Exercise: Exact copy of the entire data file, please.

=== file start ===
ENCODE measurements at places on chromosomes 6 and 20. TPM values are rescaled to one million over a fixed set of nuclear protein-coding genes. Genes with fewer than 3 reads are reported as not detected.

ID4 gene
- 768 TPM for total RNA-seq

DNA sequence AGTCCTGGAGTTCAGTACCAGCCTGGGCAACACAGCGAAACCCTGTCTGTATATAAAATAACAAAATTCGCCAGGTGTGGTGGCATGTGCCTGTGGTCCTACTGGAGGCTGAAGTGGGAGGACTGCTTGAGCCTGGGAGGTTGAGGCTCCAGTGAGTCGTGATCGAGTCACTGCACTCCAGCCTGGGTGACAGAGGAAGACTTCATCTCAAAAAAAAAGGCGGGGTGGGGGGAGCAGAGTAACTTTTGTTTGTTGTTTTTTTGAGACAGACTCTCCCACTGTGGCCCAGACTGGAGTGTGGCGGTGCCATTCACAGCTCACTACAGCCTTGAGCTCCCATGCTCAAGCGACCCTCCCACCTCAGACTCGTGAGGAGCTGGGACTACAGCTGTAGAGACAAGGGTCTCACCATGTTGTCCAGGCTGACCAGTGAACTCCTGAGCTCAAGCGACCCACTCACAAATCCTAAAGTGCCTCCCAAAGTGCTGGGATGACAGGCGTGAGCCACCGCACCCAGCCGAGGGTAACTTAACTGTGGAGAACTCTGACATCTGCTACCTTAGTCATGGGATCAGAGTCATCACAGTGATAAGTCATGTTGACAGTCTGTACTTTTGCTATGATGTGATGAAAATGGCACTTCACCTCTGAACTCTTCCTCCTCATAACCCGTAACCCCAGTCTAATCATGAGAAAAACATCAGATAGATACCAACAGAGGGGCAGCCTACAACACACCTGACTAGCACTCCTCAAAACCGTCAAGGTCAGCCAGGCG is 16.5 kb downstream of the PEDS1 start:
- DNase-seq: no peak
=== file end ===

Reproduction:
ENCODE measurements at places on chromosomes 6 and 20. TPM values are rescaled to one million over a fixed set of nuclear protein-coding genes. Genes with fewer than 3 reads are reported as not detected.

ID4 gene
- 768 TPM for total RNA-seq

DNA sequence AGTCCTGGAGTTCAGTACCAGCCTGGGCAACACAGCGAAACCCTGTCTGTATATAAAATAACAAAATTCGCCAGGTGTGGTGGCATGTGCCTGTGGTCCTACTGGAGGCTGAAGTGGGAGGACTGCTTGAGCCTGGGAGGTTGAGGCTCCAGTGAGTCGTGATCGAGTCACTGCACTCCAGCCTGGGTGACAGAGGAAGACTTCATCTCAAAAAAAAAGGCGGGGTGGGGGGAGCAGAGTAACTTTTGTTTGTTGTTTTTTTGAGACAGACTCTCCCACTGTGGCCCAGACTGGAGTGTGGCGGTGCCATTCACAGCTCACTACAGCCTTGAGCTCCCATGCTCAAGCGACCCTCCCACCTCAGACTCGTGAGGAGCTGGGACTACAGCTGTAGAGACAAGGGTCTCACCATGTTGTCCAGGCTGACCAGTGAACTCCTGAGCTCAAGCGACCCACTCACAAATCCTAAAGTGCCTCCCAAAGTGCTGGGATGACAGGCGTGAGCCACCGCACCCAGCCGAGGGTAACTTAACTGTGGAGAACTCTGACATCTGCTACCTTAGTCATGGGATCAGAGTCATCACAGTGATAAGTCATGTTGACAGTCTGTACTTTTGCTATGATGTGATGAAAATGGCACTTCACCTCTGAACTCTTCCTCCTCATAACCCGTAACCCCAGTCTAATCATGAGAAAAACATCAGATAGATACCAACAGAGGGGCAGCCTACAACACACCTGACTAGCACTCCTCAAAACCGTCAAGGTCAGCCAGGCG is 16.5 kb downstream of the PEDS1 start:
- DNase-seq: no peak